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October 09, 1967 - Image 10

Resource type:
Text
Publication:
The Michigan Daily, 1967-10-09
Note:
This is a tabloid page

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OCTO

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'67

Robert Sklar on what was being written about hippies before the hippies
were around aid there was such a thing as Timothy Leary . . .
How it looks from the upper Bronx-a community organizer talks about
rebellion and reaction . . . . . . . . . . . . .
The wealth of the University and the po verty of Ann Arbor-an in-depth
piece of reporting about the Ann Arbor ghetto and the people living
there . ". . !. 4. . . !. !. M. f. . . .! ." . . .! .t ." .! .!
Alabama's most favorite son af ter Bear Bryant is thinking about being
President of the U.S. and Roger Rapoport went down to hear what he

. P.3
. P.4
. P.6

thinks

f 0 . IP. 8

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The Folk Festival at Newport is its own world that Sacks and Copi de-
scribe with the pictures from their albun . . . . . .
Over a thousand girls signed up to rush sororities this fall and some
stuck around long enough to join up-here's the way one house de-
cided who it took and who it didn't . . . . . . . . . . .

. P.10
. P.13

Nane any American painter. Andrew W yeth you say?

0 0 0 . . . .P.15

Andrew Wyeth's
By NEAL BRUSS
Perhaps more in the traditions of Norman
Rockwell than Cezanne,
Wyeth stands as A merica's most popular
painter

Ba

Notes from the Editor

Detroit hit this summer in Mun-
ich.
Information from home, once
you've been away for a while, takes
on a surrealistic tinge, for it is yes-
terday's news tomorrow at best that
you are reading. Without the imme-
diacy of television everything seems
less urgent and pleasantly removed.
Once-a-day quickly through the In-
ternational Herald-Tribune and
that-was-that for thinking about
the United States as something real
instead of something you merely
carried around in your head.
But when Detroit hit, when its
headlines were running in every
language at the international news-
stands and its pictures looked more
like a war-time bombing site than
an American city, one felt immedia-
tely what was up.
There was nothing removed about
it, because most of us knew again
without a doubt that we were going
home and back into it all.
The hardest thing to talk about
with Europeans this summer was
the riots. They were all eager to hear
about them, but few could under-
stand how a society could have such
violent expressions of discontent and
still appear as stable as it did.
If anything, in fact, the Europe-
an students with whom I mostly
spoke -could not believe that theh
American society is as basically pas-
sive and comfortable as it seems to

be. Just as they feel that Kennedy
was murdered by something more
than a single man, they felt the riots
in the cities were indeed 'rebellions'
and prelude to something more im-
portant than the looting of colored
televisions.
Many people abroad hate Ameri-
ca with vengeance for Vietnam. It
is striking to walk down streets in
Paris and see professionally printed
posters-"the Vietnamese people are
depending on you, don't fail them."
There is no debate about the war
among the people of most of the
countries I was in this summer -
Britain, France, Spain, Italy, Greece,
Denmark, Holland-for, with the ex-
ception of England, there is virtu-
ally nobody who supports what the
United States is doing.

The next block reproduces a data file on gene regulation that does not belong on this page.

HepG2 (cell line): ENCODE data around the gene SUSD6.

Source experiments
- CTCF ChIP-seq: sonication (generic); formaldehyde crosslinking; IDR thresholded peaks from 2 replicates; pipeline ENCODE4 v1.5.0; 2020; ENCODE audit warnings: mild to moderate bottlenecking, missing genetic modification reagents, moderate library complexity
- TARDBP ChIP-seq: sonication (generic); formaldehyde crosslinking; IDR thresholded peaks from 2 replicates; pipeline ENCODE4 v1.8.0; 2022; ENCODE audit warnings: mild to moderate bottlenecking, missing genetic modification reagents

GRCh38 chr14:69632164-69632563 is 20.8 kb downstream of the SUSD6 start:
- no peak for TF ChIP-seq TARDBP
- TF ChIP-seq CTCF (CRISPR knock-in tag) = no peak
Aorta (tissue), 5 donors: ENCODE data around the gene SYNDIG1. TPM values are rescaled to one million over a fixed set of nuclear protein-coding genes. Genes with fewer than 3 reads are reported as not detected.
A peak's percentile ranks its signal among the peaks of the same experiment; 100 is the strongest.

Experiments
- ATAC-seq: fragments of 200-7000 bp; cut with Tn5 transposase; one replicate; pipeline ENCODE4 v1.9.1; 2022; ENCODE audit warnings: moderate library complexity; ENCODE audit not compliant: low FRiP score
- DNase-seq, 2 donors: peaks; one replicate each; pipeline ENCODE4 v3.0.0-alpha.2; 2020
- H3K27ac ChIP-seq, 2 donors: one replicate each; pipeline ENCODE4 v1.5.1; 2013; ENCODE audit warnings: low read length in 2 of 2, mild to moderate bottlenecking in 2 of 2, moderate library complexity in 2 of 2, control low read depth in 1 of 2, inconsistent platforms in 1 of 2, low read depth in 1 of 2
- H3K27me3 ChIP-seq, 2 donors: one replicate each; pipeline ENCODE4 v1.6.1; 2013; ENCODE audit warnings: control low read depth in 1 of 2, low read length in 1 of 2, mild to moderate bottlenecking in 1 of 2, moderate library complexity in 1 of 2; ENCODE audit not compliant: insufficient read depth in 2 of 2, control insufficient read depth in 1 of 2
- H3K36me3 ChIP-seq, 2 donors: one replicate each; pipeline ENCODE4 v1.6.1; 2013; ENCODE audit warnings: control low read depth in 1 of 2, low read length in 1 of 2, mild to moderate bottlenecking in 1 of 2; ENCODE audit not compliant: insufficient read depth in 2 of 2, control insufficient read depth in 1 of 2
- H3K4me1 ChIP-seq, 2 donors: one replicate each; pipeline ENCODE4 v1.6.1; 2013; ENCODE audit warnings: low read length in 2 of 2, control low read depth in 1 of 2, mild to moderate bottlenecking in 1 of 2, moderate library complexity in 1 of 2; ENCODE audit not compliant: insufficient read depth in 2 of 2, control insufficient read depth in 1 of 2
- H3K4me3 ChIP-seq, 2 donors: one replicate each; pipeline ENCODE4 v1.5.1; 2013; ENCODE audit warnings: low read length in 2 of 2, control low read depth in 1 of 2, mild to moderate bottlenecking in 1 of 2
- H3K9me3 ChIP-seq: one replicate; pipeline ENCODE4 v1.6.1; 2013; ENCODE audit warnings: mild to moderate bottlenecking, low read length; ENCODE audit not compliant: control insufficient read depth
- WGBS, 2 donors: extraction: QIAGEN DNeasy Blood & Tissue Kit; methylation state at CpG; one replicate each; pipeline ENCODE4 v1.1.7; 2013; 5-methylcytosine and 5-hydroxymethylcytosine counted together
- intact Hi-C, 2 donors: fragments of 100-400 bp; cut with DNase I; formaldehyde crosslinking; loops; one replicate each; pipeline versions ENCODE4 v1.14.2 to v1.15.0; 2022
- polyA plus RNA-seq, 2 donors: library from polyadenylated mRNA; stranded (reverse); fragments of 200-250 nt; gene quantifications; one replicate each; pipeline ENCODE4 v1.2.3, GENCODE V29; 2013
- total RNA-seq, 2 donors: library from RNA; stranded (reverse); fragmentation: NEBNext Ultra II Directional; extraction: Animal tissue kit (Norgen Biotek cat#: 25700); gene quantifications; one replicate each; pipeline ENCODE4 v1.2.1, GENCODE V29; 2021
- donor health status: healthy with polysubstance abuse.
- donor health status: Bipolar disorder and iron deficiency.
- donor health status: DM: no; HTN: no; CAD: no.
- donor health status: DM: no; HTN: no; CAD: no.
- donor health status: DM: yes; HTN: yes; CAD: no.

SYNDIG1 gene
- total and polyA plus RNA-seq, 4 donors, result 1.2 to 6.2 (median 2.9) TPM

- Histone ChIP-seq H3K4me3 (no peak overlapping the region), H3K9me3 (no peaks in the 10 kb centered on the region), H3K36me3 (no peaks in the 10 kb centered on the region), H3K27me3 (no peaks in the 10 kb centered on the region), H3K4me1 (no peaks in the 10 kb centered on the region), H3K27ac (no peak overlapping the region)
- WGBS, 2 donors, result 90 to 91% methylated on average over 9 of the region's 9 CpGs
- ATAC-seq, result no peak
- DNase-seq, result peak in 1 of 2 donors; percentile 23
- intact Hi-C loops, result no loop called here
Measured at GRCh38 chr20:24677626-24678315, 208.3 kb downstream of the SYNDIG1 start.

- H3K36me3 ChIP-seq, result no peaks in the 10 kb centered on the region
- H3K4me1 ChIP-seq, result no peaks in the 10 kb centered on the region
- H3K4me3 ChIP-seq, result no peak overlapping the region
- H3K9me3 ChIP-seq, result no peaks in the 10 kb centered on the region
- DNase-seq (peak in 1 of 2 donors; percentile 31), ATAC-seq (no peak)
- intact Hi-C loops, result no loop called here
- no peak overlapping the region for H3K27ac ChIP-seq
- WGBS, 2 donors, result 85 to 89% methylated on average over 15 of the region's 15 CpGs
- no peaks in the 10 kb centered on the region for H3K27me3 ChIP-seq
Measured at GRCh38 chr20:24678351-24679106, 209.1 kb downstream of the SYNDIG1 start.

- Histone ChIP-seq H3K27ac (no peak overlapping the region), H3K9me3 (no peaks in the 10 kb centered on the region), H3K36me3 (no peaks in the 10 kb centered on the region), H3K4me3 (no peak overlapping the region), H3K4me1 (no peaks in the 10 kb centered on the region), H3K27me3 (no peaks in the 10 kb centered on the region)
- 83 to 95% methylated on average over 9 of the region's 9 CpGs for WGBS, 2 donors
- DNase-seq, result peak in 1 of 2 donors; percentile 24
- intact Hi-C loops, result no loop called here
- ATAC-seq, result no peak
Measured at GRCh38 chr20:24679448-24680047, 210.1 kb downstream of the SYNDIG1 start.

But they can understand Viet-
nam. It doesn't baffle them as much
as it seems to confuse Americans.
They explain it in the Marxian tra-
dition and interpret it simply as
traditional capitalist aggression.
The Negro revolution, however,
was more difficult for them to un-
derstand. Few of them regard Amer-
ica' as a revolutionary society, yet
they sensed in the Negro movement
the beginning of a revolutionary
fervor which-might extend beyond
the Blacks.
They were looking to the Black
discontent to trigger off a larger
upsurge of liberation for although

many young Europeans now dislike
the American government they quite
enjoy Americans as individuals and
perhaps still believe in the potential
of the country. Thus it was difficult
to say that you didn't foresee any
great change at home, that the so-
ciety seemed to have become tired
and stale and fearful.
But Detroit and the other riots
this summer had done more to shake
up the country than one could tell
across the Atlantic. The Americans
have become more than disgusted
with Vietnam-they are irate and
demanding. The reaction of the
right is beginning to settle as one
knew it would, but at the other end
there is now a movement afoot to
organize and affect reality instead
of merely complaining about it.
The community organizers, the
new breed of radical, have been do-
ing this. In this issue of The Daily
Maga zine we have a fine article by
an articulate white organizer telling
how he views what is happening in
the country.
But there is an older wave of new
militancy too, and they organized
the National Convention for New
Politics, held over the Labor Day
weekend in Chicago. Substantially,
the convention was a dismal failure,
perhaps hurting more than helping
the present prospects for change.
The older people there, whose
heroes are pediatrician Dr. Benja-

min Spock and Rev. Martin Luther
King, soon realized they had less in
common with the young people in
the cities-both Black and White
--than they had thought. And the
white radicals realized just how
great the distance is between them
and the Blacks.
But the good thing that came out
of Chicago was that most people
there felt a little less alone and
lonely than they did before. It re-
in forced, the will to dissent, as do
the marches and teach-ins.,s
There is now no programmatic
alternative to the present, though,
and this is what is most holding
back whatever 'radical' momentum
is being generated. As a Western
people we continue to look to our
politics for some kind of salvation,
re-structuring of the state in a
pragmatic scheme substituting for
re-structuring of the self. Thus the
inability to come up with anything
more substantial than "Resist" as
a program is hurting.